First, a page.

Sustainable change begins at the top

Ritu G. Mehrish is on a mission to change organizations. Understanding that for organizations to change, the leaders must change first, she has carried out thorough research about reasons that prevent leaders from being on top of their game when that is needed the most. She consults, speaks, and gives presentations about how leaders should embrace change and, accordingly, approach those challenging situations. She also hosts a podcast Rewriting the rules, where she talks to Asian women leaders about the challenges they face and how they overcame them.

In May, Ritu Mehrish was a finalist at the Speaker Contest arranged by Business Forum Group, and her speech about the phenomenon she has named leader’s block raised plenty of attention. Last week, she spoke at the No Bullsh*t event in Helsinki about sustainable leadership, about what kind of change that would require from leaders – and how that change would eventually benefit the entire organization.


Ritu Mehrish says that in order to be successful, sustainable change must be driven by the leaders.

“I believe that sustainable leadership is the key to more resilient and sustainable business”, Ritu Mehrish explained the topic of her presentation. “So many organizations already pay attention to fulfilling their ESG requirements, but the perspective should be even wider.”

According to Mehrish, the focus should be placed on building resilience which is the key in enabling long-term development. Resilient organizations can go through massive changes without losing their essence or their culture. This provides a solid platform for going forward even in a turbulent operating environment.

Change is difficult to begin with, and there are numerous obstacles that can make the required transition even tougher. Ritu Mehrish emphasizes that in spite of all the difficulties that will wait along the way, the mindset in the organization should be the kind that sees change as a key instead of a barrier.

That begins with the leaders, and with learning to deal with leader’s block.

“Sustainable leadership is about building capacity and power to guide the organization through massive changes and create long-term impact”, Ritu Mehrish says. “Leaders have to set that tone from the top.”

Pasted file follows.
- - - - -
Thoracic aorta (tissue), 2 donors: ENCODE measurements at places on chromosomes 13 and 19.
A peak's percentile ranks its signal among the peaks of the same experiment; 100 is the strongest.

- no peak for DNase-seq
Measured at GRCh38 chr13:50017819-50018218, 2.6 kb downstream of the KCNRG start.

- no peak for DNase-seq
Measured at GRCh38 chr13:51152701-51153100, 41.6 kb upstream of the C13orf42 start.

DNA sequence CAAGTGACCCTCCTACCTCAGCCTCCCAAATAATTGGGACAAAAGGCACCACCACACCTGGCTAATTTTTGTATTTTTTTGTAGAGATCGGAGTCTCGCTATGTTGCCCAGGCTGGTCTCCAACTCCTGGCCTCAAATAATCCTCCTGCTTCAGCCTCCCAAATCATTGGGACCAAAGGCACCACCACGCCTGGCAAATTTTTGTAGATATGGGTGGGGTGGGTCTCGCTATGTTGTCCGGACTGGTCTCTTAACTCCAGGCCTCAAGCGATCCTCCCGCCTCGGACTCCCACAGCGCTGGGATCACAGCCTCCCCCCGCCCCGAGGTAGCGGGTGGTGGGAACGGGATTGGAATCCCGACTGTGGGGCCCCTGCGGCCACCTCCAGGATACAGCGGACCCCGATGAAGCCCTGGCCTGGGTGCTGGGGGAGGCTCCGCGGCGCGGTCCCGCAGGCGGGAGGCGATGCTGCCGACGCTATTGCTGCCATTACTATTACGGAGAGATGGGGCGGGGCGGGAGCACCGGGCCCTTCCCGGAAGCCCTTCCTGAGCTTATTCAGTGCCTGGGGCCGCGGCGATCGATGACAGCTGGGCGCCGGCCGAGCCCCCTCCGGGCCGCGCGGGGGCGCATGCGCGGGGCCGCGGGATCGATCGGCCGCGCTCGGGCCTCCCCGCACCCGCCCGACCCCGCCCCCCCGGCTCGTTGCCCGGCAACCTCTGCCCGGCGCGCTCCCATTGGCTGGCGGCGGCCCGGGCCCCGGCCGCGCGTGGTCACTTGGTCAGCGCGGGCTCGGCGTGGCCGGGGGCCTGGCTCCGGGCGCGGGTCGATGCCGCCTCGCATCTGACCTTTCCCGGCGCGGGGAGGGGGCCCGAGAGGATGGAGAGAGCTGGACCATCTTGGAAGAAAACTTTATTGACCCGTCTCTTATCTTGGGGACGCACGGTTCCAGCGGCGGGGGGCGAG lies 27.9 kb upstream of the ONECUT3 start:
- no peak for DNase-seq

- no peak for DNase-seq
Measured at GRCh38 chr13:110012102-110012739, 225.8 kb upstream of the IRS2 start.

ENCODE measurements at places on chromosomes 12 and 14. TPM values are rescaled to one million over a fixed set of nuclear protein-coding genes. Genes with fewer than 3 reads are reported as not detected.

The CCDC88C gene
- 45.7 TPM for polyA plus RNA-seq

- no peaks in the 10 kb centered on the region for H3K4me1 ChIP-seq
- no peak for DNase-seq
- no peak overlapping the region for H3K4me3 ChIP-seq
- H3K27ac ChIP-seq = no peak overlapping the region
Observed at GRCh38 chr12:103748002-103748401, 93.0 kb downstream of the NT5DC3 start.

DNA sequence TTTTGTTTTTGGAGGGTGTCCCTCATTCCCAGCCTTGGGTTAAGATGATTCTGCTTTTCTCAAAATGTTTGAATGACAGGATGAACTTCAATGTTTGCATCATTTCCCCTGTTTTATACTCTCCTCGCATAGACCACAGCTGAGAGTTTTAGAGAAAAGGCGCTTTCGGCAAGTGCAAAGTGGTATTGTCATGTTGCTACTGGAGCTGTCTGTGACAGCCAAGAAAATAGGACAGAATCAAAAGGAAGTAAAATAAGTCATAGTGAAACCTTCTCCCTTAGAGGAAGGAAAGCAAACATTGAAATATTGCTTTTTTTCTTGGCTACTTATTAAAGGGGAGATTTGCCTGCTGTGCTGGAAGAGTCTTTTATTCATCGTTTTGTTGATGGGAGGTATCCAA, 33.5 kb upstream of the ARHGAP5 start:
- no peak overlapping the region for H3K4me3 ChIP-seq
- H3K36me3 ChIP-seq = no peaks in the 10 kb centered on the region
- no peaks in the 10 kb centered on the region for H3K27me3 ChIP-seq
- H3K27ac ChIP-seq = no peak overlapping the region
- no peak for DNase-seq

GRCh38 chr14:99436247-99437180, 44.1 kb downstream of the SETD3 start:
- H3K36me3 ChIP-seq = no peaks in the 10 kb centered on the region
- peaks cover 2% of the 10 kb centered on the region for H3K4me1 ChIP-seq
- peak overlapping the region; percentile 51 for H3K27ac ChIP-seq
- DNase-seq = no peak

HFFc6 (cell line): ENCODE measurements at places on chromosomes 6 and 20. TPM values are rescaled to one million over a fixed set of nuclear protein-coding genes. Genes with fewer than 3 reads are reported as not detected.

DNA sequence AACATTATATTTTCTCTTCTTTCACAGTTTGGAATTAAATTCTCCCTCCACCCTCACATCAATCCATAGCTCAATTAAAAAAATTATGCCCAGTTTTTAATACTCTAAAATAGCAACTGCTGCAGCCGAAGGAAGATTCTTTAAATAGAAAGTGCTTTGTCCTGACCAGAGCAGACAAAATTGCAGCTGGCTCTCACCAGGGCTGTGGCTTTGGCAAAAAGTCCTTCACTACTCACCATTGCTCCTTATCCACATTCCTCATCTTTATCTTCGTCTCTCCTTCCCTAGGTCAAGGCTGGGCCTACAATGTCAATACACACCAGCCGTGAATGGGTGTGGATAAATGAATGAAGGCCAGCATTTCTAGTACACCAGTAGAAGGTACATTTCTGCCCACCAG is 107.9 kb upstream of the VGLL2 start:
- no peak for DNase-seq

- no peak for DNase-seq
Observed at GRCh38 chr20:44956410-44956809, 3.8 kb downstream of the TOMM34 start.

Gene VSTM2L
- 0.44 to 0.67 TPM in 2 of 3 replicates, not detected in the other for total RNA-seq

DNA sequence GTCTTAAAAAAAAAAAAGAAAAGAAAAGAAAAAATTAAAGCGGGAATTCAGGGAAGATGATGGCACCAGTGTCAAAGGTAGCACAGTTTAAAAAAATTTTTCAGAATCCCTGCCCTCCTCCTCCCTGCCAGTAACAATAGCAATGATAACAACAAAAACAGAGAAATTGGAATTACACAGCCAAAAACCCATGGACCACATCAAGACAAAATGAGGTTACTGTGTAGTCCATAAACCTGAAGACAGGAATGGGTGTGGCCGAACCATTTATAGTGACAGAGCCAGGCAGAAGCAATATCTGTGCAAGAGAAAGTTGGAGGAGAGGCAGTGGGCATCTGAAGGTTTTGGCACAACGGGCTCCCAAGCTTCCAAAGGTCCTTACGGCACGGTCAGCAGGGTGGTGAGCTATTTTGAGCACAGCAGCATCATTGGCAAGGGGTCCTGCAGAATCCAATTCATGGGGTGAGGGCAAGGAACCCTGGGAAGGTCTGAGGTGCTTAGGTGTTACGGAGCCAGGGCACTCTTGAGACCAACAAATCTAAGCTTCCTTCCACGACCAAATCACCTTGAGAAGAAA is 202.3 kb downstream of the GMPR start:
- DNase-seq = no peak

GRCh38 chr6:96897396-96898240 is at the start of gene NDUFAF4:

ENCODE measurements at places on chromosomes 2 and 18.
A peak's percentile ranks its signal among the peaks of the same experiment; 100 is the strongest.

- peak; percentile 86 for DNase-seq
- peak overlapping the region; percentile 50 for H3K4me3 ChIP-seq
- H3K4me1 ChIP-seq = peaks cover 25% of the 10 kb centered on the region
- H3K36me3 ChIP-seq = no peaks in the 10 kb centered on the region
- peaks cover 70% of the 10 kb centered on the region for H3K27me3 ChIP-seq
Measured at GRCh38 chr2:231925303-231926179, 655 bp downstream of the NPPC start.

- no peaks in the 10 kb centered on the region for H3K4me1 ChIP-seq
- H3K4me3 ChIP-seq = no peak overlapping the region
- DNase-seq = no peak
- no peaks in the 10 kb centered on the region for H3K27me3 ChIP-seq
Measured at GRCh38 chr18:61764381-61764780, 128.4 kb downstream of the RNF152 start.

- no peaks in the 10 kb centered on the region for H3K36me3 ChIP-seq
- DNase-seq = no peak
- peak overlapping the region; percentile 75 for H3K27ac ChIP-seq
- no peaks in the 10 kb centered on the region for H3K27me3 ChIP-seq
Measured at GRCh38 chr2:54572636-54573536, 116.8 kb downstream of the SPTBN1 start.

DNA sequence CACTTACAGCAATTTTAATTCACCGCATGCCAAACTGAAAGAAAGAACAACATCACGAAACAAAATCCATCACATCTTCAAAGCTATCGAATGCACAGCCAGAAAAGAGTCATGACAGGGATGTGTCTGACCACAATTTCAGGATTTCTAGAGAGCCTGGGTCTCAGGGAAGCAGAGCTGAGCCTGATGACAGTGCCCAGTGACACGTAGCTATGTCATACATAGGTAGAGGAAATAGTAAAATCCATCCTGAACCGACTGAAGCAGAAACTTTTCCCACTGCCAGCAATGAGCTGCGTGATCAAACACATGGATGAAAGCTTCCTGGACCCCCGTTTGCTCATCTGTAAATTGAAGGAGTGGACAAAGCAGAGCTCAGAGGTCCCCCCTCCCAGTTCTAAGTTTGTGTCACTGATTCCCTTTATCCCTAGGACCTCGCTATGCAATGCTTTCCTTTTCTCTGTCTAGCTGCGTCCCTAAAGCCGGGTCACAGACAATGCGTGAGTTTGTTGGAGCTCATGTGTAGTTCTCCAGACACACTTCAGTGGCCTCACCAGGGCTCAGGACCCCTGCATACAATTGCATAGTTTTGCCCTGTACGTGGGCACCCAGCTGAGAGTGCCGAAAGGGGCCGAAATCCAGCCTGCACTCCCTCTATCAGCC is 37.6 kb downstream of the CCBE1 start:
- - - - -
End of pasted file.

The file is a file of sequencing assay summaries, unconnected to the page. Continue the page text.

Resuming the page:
According to Ritu Mehrish, there are three keys to sustainable change.

  1. Focus on personal identity rather than professional

This has to do with personal values – not “What I do” but “Who I am”. Leaders should introduce themselves as persons and lead by their own beliefs on what makes an organization thrive in the long run.

  1. Focus on connections rather than network

Every leader needs to have people to whom they can truly open up to, and who will challenge them with good intentions. The total number of fans or followers is far less important – also in this situation, quantity is no replacement to quality.

  1. Focus on stepping back to be able to step up

It is crucial to realize the essence of reflecting on experiences as a tool to build a better future. Sometimes leaders are so focused on going forward at full speed that this important ingredient of sustainable change is forgotten.

Ritu Mehrish compares leadership styles to energy production when it comes to making sustainable decisions. Burning coal for energy is a process of continuous resource consumption, with each unit producing only so much. Using solar power, on the other hand, is about making an investment up front to create a system that replenishes and recharges itself, thus being able to carry on with time.

Changing into sustainable leadership style – and sustainable business – requires investments, also in people. Leaders must overcome their respective blocks and have conversations about failures. Ritu Mehrish concludes by pointing put that in sustainable organizations, the best people are not hired – they are made by letting them make mistakes and learn from them.

“Sustainability is messy. It is not about holding up and trying to weather the storm, but about winning the journey of continuous ups and downs. For the change to be sustainable, leaders must say yes to the mess.”


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